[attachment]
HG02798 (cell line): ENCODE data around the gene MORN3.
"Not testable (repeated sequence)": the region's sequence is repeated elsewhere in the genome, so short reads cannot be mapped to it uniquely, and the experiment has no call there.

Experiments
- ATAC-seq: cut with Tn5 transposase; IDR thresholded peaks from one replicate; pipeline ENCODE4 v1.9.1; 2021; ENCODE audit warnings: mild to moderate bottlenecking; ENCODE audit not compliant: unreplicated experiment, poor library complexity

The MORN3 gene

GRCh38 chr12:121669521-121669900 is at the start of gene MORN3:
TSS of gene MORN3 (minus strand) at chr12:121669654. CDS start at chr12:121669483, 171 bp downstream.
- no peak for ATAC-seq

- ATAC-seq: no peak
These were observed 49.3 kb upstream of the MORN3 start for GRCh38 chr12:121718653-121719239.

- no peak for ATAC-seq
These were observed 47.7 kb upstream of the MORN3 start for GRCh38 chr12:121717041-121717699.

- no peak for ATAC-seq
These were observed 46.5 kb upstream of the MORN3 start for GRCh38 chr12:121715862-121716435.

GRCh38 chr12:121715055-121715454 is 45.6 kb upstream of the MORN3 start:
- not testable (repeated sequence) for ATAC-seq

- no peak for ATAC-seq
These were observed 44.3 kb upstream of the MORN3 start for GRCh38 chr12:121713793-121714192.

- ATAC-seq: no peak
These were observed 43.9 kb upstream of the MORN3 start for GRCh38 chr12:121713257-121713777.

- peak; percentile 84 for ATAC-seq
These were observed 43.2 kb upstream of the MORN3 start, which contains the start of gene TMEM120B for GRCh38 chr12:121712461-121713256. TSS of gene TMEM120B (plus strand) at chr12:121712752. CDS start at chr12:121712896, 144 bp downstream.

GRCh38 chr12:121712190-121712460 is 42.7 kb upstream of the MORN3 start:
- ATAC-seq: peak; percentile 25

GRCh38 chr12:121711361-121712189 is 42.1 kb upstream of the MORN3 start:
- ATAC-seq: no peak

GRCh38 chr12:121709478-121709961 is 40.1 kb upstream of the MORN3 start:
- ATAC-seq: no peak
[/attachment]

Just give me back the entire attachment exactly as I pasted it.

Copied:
HG02798 (cell line): ENCODE data around the gene MORN3.
"Not testable (repeated sequence)": the region's sequence is repeated elsewhere in the genome, so short reads cannot be mapped to it uniquely, and the experiment has no call there.

Experiments
- ATAC-seq: cut with Tn5 transposase; IDR thresholded peaks from one replicate; pipeline ENCODE4 v1.9.1; 2021; ENCODE audit warnings: mild to moderate bottlenecking; ENCODE audit not compliant: unreplicated experiment, poor library complexity

The MORN3 gene

GRCh38 chr12:121669521-121669900 is at the start of gene MORN3:
TSS of gene MORN3 (minus strand) at chr12:121669654. CDS start at chr12:121669483, 171 bp downstream.
- no peak for ATAC-seq

- ATAC-seq: no peak
These were observed 49.3 kb upstream of the MORN3 start for GRCh38 chr12:121718653-121719239.

- no peak for ATAC-seq
These were observed 47.7 kb upstream of the MORN3 start for GRCh38 chr12:121717041-121717699.

- no peak for ATAC-seq
These were observed 46.5 kb upstream of the MORN3 start for GRCh38 chr12:121715862-121716435.

GRCh38 chr12:121715055-121715454 is 45.6 kb upstream of the MORN3 start:
- not testable (repeated sequence) for ATAC-seq

- no peak for ATAC-seq
These were observed 44.3 kb upstream of the MORN3 start for GRCh38 chr12:121713793-121714192.

- ATAC-seq: no peak
These were observed 43.9 kb upstream of the MORN3 start for GRCh38 chr12:121713257-121713777.

- peak; percentile 84 for ATAC-seq
These were observed 43.2 kb upstream of the MORN3 start, which contains the start of gene TMEM120B for GRCh38 chr12:121712461-121713256. TSS of gene TMEM120B (plus strand) at chr12:121712752. CDS start at chr12:121712896, 144 bp downstream.

GRCh38 chr12:121712190-121712460 is 42.7 kb upstream of the MORN3 start:
- ATAC-seq: peak; percentile 25

GRCh38 chr12:121711361-121712189 is 42.1 kb upstream of the MORN3 start:
- ATAC-seq: no peak

GRCh38 chr12:121709478-121709961 is 40.1 kb upstream of the MORN3 start:
- ATAC-seq: no peak